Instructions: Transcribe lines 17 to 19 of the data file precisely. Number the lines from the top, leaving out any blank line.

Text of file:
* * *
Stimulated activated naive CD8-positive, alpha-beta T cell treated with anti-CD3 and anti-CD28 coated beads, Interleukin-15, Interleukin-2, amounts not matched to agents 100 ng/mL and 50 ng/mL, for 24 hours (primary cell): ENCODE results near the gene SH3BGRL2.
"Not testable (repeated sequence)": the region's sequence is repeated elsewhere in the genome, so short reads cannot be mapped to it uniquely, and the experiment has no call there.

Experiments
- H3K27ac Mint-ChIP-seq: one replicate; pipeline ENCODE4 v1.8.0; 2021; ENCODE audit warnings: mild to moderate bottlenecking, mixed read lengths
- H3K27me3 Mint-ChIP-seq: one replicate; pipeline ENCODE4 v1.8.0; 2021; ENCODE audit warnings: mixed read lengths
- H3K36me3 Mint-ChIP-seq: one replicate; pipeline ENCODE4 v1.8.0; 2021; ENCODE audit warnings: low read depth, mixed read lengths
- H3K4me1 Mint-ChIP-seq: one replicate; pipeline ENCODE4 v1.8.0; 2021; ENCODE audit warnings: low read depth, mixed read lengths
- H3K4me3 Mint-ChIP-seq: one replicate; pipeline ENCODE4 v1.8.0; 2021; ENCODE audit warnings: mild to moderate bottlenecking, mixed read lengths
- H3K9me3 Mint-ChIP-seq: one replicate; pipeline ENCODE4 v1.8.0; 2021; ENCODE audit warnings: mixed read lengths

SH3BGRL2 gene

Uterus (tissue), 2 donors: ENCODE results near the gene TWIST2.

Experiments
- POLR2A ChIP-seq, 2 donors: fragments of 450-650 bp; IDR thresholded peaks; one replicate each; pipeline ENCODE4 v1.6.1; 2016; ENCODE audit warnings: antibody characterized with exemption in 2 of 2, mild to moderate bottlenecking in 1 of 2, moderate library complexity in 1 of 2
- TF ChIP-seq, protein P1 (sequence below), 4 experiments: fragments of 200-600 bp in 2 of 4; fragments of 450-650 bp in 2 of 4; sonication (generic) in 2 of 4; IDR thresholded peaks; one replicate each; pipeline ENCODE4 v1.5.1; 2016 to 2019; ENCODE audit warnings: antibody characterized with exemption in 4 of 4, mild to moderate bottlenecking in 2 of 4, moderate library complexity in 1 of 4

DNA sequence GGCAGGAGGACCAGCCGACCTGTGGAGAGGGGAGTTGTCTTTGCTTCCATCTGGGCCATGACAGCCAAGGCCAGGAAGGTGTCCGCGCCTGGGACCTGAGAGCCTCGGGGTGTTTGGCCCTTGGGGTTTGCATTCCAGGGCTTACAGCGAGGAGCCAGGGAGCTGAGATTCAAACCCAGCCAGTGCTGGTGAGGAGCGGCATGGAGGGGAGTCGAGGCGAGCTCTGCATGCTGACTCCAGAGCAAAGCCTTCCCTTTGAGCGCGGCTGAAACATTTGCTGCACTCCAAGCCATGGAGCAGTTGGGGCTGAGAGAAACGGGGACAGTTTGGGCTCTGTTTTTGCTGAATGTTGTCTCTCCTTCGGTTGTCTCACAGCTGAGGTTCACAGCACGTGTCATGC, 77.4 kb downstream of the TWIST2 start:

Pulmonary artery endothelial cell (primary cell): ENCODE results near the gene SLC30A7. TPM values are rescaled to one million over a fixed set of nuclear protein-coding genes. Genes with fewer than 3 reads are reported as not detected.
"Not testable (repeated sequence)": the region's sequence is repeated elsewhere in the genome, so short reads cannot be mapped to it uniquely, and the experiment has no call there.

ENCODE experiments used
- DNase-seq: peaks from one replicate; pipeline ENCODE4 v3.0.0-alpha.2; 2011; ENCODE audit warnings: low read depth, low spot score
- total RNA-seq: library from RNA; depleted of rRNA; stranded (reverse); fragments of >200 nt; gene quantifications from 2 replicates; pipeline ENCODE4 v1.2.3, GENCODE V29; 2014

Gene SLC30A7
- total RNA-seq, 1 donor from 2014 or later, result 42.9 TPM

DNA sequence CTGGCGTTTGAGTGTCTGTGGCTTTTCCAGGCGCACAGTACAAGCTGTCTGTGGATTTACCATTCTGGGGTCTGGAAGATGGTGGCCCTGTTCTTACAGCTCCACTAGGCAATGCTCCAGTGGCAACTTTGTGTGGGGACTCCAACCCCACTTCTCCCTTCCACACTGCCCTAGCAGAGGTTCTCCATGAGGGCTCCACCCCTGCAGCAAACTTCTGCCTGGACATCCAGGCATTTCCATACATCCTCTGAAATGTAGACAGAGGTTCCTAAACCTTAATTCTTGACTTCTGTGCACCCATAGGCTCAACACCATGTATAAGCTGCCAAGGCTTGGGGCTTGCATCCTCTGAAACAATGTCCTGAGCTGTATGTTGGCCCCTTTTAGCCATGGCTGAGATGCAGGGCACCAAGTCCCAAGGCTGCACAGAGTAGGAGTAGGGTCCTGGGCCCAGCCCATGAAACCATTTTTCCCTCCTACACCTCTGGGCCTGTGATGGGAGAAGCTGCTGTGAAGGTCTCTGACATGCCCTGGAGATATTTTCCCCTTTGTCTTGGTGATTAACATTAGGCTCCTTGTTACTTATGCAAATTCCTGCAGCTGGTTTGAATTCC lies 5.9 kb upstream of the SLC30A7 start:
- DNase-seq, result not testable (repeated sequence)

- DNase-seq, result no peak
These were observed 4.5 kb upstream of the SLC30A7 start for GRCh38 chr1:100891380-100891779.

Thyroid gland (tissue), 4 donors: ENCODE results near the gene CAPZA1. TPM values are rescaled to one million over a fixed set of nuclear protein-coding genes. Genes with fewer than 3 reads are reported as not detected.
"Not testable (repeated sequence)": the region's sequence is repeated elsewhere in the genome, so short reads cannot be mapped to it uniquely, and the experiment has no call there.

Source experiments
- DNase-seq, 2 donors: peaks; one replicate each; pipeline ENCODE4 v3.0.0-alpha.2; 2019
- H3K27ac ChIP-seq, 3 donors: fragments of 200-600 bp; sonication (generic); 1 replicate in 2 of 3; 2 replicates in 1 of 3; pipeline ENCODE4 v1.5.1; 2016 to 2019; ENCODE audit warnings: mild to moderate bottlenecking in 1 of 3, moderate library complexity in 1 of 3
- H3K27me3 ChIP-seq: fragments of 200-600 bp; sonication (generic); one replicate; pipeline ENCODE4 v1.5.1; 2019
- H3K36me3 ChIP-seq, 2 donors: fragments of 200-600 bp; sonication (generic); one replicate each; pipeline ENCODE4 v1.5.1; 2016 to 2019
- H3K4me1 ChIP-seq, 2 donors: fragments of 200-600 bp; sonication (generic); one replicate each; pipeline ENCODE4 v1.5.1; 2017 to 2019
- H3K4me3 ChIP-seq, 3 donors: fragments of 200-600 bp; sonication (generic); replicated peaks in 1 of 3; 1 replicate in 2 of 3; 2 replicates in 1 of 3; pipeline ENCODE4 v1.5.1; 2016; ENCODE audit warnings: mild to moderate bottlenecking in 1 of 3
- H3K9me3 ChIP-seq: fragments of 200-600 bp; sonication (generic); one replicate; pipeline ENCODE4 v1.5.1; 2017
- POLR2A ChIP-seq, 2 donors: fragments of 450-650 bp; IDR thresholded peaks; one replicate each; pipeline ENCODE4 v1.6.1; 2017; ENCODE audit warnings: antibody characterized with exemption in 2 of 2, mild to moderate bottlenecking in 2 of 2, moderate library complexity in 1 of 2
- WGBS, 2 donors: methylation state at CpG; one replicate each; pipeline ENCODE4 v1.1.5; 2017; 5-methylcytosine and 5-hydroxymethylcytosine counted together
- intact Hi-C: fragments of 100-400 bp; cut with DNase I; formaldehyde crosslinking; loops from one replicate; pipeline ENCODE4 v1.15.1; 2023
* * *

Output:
"Not testable (repeated sequence)": the region's sequence is repeated elsewhere in the genome, so short reads cannot be mapped to it uniquely, and the experiment has no call there.

ENCODE experiments used
- DNase-seq: peaks from one replicate; pipeline ENCODE4 v3.0.0-alpha.2; 2011; ENCODE audit warnings: low read depth, low spot score